Wednesday, June 30th, 2010
Exceptional customer service is always optional.
Whether or not to deliver exceptional customer service is a choice made by employees—independent of the service culture in which they work. It’s a conscious decision that employees make to exceed the expectations of their customers every day, on every shift, during every customer service interaction.
It’s easy to spot the employees who have made this choice. They’re the ones who are looking up, facing customers, smiling, engaged, moving with purpose, and speaking courteously—with enthusiasm in their voices.
Mediocrity is also a choice—sometimes by default. As the rock band Rush so eloquently wrote in its song Freewill, “If you choose not to decide, you still have made a choice.”
And it’s easy to spot those who have settled for mediocrity. They’re the ones who are looking at the clock, convey indifference towards customers, are disengaged, move at a sluggish pace, and speak to customers casually—the way they might address peers in a social setting.
In the book SWITCH by brothers Chip and Dan Heath, I came across a great example of an employee who made the decision to end mediocrity and begin providing exceptional customer service at the hosting company, Rackspace.
In the past, the company’s customer service quality languished due to an unresponsive service department at the other end of a cumbersome automated telephone attendant. Calls were routinely dropped or misdirected into a labyrinth of cryptic options resulting in unresolved hosting issues and escalating customer frustration.
But then, after being tracked down by an exasperated customer, it occurred to company founder Graham Weston that Rackspace couldn’t sustain a business based on dodging its customers. That day, he made the decision to be exceptional.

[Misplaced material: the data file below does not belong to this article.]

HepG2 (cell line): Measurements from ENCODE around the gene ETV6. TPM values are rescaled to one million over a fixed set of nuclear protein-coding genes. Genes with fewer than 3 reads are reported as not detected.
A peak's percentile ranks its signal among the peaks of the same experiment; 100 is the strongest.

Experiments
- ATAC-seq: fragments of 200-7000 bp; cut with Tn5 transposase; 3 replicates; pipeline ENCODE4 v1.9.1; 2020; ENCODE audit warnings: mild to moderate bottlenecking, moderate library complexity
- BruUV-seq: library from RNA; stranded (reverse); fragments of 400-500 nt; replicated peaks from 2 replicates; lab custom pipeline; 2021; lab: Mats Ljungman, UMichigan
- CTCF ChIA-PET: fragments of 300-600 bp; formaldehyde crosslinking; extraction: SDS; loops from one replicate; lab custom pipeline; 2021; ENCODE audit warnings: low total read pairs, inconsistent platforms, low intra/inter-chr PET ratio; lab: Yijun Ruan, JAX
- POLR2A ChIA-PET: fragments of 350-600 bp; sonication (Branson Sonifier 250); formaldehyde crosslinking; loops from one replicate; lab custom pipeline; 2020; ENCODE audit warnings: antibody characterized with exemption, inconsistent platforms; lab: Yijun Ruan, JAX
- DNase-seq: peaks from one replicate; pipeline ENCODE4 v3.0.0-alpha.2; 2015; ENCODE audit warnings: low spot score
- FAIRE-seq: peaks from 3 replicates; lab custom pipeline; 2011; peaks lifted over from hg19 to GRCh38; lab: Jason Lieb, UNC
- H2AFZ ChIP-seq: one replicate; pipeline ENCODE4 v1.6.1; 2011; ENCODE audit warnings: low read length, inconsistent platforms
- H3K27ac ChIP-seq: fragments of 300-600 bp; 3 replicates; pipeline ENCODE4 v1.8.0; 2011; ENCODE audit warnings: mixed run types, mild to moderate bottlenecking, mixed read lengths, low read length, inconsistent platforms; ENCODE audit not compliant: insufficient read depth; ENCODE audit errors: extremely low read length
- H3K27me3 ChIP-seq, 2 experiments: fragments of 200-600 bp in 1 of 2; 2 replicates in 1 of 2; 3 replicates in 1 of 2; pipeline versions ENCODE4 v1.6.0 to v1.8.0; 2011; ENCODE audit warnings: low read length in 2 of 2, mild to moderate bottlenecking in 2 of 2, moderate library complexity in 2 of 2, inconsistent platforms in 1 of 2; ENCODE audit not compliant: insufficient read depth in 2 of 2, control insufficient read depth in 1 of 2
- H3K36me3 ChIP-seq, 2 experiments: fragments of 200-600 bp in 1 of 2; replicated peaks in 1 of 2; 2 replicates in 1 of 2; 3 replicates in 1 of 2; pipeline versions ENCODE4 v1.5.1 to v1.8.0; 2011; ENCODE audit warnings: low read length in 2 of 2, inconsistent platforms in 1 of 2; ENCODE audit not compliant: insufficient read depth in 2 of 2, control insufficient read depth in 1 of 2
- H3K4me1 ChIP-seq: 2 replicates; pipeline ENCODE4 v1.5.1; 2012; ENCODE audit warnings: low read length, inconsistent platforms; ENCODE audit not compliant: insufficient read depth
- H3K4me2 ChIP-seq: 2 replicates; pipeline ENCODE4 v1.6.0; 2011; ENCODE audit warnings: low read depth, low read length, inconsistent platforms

In the words of Chip and Dan Heath:
“Perhaps the most dramatic change made by (Rackspace) was also the simplest. Rackspace, like all hosting companies, had a call-queuing system. (“Your call is important to us. Please press 1 for recorded tips that don’t address your problem. Press 5 to leave us a message we won’t return. Press 8 to repeat these options.”) The call queue is perhaps the most basic tool of customer support.
(Rackspace) threw it out.”
The company recognized that when customers call, that means they need help, and the phone must be answered. Without the automated attendant, it became impossible to ignore customers’ calls. The phone would just keep ringing until somebody answered it.
According to founder Weston, “When a customer has a problem, we shouldn’t deal with it when it’s convenient for us. We should deal with it when it’s convenient for the customer.”
The decision to provide exceptional customer service paid off. In 2001, Rackspace became the first hosting company to turn a profit. Over the next six years, it averaged 58 percent annual growth. By 2008, Rackspace had passed AT&T as the highest-grossing firm in the industry.
Exceptional customer service is always optional. So what’s your choice?